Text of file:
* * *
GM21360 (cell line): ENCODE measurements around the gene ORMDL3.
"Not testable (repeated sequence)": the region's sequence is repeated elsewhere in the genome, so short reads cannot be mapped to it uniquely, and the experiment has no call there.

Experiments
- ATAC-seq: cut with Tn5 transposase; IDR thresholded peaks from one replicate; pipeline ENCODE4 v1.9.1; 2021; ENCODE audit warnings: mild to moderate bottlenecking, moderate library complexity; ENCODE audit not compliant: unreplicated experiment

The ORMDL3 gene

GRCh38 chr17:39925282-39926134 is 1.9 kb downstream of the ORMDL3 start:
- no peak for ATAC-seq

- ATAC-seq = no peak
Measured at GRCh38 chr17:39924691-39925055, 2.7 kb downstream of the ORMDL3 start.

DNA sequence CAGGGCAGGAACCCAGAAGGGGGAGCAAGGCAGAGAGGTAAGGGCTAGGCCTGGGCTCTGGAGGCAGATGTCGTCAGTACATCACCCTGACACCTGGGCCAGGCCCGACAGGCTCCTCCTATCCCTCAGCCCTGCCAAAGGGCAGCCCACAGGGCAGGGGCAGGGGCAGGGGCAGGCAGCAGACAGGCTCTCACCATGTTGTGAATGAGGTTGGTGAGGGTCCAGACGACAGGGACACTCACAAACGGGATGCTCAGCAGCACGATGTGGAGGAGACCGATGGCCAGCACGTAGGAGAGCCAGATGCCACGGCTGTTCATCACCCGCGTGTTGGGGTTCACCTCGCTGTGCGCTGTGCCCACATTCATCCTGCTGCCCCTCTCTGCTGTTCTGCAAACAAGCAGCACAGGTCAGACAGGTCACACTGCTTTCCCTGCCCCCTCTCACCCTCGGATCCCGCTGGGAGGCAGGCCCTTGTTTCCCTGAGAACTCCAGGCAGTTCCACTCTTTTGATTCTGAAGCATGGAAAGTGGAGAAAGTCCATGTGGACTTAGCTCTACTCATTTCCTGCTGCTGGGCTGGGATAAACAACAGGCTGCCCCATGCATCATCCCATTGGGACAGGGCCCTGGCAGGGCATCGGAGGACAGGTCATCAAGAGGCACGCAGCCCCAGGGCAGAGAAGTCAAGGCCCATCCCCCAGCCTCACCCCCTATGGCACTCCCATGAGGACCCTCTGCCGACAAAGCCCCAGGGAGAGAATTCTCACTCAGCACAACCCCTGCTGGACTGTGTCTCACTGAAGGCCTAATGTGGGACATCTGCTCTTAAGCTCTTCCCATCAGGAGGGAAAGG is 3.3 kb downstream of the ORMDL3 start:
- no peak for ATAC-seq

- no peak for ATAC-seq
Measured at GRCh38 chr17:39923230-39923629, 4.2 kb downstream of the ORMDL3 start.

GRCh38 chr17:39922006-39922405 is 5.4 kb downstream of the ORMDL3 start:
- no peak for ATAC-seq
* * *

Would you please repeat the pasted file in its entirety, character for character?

GM21360 (cell line): ENCODE measurements around the gene ORMDL3.
"Not testable (repeated sequence)": the region's sequence is repeated elsewhere in the genome, so short reads cannot be mapped to it uniquely, and the experiment has no call there.

Experiments
- ATAC-seq: cut with Tn5 transposase; IDR thresholded peaks from one replicate; pipeline ENCODE4 v1.9.1; 2021; ENCODE audit warnings: mild to moderate bottlenecking, moderate library complexity; ENCODE audit not compliant: unreplicated experiment

The ORMDL3 gene

GRCh38 chr17:39925282-39926134 is 1.9 kb downstream of the ORMDL3 start:
- no peak for ATAC-seq

- ATAC-seq = no peak
Measured at GRCh38 chr17:39924691-39925055, 2.7 kb downstream of the ORMDL3 start.

DNA sequence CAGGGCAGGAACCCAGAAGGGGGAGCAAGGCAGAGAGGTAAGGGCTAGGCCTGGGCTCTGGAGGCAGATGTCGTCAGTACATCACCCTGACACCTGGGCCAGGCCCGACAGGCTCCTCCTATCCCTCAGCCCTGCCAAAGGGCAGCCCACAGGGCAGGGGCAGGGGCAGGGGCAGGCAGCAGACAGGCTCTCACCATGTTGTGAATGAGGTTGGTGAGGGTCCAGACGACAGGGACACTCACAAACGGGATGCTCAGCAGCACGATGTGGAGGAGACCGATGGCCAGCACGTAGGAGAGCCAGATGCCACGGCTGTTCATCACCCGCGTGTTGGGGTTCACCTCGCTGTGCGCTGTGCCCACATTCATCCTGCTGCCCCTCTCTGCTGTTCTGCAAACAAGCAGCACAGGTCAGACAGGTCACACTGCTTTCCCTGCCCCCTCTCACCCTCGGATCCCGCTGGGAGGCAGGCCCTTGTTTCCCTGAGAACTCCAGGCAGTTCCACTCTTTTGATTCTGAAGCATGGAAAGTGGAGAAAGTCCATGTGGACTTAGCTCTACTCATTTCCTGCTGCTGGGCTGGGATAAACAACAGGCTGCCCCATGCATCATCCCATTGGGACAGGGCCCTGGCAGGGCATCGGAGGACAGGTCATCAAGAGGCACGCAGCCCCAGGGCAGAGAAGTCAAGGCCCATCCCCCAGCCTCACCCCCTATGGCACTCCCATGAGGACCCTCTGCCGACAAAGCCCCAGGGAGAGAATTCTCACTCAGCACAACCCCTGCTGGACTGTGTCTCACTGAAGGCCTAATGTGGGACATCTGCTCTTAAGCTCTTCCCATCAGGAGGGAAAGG is 3.3 kb downstream of the ORMDL3 start:
- no peak for ATAC-seq

- no peak for ATAC-seq
Measured at GRCh38 chr17:39923230-39923629, 4.2 kb downstream of the ORMDL3 start.

GRCh38 chr17:39922006-39922405 is 5.4 kb downstream of the ORMDL3 start:
- no peak for ATAC-seq